• Metta meditation for one’s body and its parts & processes, and for all life, both during these episodes and during other parts of time, can be cultivated. In my experience, it can be of immediate benefit to interrupt the feedback loops of mind & body panic. This seems to be a skill or state of mind which improves with practice.

:slight_smile: There is opportunity, regarding mental behavior at least, in human life; in maybe all of it? In planned retreats, and in the asthma/apnea attacks; in mealtime(s), and the day to day; in whatever each life gets, the highs, lows, and ordinary! Irritation in some ways is just a view; I suggest you get bored with it (edit maybe that is already occurring?), and let irritation go, no matter episodes or non-episodes; interrupt irritation!

Use if helpful. :slight_smile: Ignore if not. May you and I and all be happy, peaceful, and ultimately free.


#17

Hi, and thanks so much for your intelligent response.

Terribly sorry to hear about your personal form of physical suffering. And thanks for sharing. Knowing that others people suffer takes me out of my own, and reminds me to be compassionate for us all.

This is a very interesting observation as it gets down to the ‘nuts and bolts’ of what really happens emotionally during states of extreme discomfort. Maybe panic is what I feel, but more than that I seem to become irrationally angry. Strange because it comes as if on its own volition, though I suppose somewhere in the EBT’s that there is some description of the formation behind it?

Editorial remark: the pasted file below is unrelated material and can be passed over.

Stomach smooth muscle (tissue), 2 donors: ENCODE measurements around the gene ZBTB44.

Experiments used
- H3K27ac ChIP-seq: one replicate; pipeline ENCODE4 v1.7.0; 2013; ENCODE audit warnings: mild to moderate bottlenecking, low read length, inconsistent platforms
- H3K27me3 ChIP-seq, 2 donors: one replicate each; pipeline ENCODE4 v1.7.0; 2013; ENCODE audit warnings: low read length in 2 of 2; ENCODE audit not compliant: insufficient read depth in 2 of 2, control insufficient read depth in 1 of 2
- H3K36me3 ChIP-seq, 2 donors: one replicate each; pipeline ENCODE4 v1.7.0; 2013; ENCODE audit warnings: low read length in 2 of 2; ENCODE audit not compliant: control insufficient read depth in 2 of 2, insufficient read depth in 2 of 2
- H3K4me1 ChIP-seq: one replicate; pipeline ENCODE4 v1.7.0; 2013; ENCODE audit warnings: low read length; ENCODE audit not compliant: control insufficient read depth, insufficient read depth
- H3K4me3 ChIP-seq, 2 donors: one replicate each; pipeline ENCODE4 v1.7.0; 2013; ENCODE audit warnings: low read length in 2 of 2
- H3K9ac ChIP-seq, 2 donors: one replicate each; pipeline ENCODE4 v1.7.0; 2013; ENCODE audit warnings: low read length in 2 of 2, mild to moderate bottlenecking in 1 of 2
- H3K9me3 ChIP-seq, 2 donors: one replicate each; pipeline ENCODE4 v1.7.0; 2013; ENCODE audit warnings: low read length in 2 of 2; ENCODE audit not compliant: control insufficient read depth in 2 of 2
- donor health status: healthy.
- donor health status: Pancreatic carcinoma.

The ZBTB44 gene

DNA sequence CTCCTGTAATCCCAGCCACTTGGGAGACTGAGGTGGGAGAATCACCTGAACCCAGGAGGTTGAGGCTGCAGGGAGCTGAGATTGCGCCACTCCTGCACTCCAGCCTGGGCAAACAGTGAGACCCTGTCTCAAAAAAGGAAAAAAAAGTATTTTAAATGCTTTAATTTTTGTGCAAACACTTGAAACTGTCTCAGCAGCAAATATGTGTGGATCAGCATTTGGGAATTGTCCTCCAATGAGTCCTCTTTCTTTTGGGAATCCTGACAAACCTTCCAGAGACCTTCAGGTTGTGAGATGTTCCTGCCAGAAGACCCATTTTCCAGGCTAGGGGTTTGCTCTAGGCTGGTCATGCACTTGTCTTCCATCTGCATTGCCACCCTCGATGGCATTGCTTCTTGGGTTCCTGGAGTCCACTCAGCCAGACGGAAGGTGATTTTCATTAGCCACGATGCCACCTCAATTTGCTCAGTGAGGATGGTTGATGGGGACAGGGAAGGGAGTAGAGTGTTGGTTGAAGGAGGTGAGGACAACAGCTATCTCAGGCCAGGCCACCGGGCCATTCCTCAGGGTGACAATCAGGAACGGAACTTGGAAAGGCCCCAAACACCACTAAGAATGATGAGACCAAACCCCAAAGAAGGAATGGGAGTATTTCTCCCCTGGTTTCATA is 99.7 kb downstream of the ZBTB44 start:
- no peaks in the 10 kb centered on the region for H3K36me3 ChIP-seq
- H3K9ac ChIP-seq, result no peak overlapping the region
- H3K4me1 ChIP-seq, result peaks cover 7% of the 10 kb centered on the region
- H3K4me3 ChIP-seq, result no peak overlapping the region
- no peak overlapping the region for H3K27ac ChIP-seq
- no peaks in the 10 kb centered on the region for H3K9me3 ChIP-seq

Great idea! But I am as of yet unable to establish any form of control over my emotions at the point of gasping for breath. Anger simply rises in response. I intend to do more research on the biochemical/emotional effects of low blood oxygen levels, and may return with the results. For now I try to maintain by reminding myself not to get shot with the same arrow twice!

Of course your comments were helpful. May we all be relieved of suffering. Metta


#18

My understanding is that breath meditation only involves watching the breath, not altering it.
You are doing unaltered breathing all of the time, so if you can learn to just watch, without interfering you should be okay.


#19

More great advice. My problem is that I do not know how to merely watch it without being overcome with anger and sadness. In the midst of a low oxygen event, I seem to have no control over my anger. I will continue to practice. Thanks.


#20

https://www.ncbi.nlm.nih.gov/pmc/articles/PMC5809445/Reduction of O2 availability within the central nervous system, secondary to high altitude exposure induces a variety of neuropsychological impairments (Winget and DeRoshia, 1986; Hornbein, 2001) including alterations in cognition, mood, behavior and sleep indices. Other symptoms that are manifest during hypoxic exposure include impairments of coordination, vision, cognitive function, alertness, vigor, etc. (Acevedo and Ekkekakis, 2001; Virués-Ortega et al., 2004). Importantly, these symptoms are commonly complemented by increases of negative psychological and emotional responses and a decrease of the positive psychological profile elements (Yeung, 1996; Ishizaki et al., 2002; Lipnicki and Gunga, 2009). It has to be noted, however, that significant inter-individual differences in neuropsychological changes at high altitude have been reported (Hornbein et al., 1989; Hornbein, 2001). Indeed, large inter-individual differences might lead to different cognitive responses to various situations and consequently modulate an individuals’ ability to adapt to adverse environments (Bahrke and Shukitt-Hale, 1993; Acevedo and Ekkekakis, 2001). Moreover, a moderating role of personality characteristics has also been suggested to influence the measured outcomes (Virués-Ortega et al., 2004).Biological impact of hypoxia


#21

Thus the potential for Buddhism to mediate the attendant suffering?